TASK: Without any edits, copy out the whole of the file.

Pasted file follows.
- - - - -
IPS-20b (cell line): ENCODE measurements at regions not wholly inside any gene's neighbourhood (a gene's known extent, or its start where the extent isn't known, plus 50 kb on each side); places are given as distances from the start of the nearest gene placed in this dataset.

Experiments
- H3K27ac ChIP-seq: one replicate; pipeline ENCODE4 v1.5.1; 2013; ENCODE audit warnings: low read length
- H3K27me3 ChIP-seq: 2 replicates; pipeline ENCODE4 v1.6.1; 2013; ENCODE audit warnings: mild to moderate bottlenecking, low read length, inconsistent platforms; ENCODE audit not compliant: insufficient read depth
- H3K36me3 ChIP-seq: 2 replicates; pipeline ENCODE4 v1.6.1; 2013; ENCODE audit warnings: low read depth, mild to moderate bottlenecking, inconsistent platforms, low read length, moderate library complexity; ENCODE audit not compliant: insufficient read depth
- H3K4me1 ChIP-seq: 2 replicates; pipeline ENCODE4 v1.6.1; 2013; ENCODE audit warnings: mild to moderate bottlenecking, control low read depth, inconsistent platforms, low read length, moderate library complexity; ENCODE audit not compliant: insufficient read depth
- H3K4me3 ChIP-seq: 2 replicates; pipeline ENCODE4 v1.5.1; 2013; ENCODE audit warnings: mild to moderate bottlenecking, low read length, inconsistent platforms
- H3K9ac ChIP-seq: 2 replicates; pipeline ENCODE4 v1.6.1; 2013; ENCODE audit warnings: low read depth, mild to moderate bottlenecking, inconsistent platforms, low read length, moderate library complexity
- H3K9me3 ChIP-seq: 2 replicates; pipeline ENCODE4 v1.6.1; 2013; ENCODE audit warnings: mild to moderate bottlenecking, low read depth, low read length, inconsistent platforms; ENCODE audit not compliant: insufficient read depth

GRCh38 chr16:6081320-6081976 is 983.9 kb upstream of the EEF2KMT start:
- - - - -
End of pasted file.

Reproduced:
IPS-20b (cell line): ENCODE measurements at regions not wholly inside any gene's neighbourhood (a gene's known extent, or its start where the extent isn't known, plus 50 kb on each side); places are given as distances from the start of the nearest gene placed in this dataset.

Experiments
- H3K27ac ChIP-seq: one replicate; pipeline ENCODE4 v1.5.1; 2013; ENCODE audit warnings: low read length
- H3K27me3 ChIP-seq: 2 replicates; pipeline ENCODE4 v1.6.1; 2013; ENCODE audit warnings: mild to moderate bottlenecking, low read length, inconsistent platforms; ENCODE audit not compliant: insufficient read depth
- H3K36me3 ChIP-seq: 2 replicates; pipeline ENCODE4 v1.6.1; 2013; ENCODE audit warnings: low read depth, mild to moderate bottlenecking, inconsistent platforms, low read length, moderate library complexity; ENCODE audit not compliant: insufficient read depth
- H3K4me1 ChIP-seq: 2 replicates; pipeline ENCODE4 v1.6.1; 2013; ENCODE audit warnings: mild to moderate bottlenecking, control low read depth, inconsistent platforms, low read length, moderate library complexity; ENCODE audit not compliant: insufficient read depth
- H3K4me3 ChIP-seq: 2 replicates; pipeline ENCODE4 v1.5.1; 2013; ENCODE audit warnings: mild to moderate bottlenecking, low read length, inconsistent platforms
- H3K9ac ChIP-seq: 2 replicates; pipeline ENCODE4 v1.6.1; 2013; ENCODE audit warnings: low read depth, mild to moderate bottlenecking, inconsistent platforms, low read length, moderate library complexity
- H3K9me3 ChIP-seq: 2 replicates; pipeline ENCODE4 v1.6.1; 2013; ENCODE audit warnings: mild to moderate bottlenecking, low read depth, low read length, inconsistent platforms; ENCODE audit not compliant: insufficient read depth

GRCh38 chr16:6081320-6081976 is 983.9 kb upstream of the EEF2KMT start: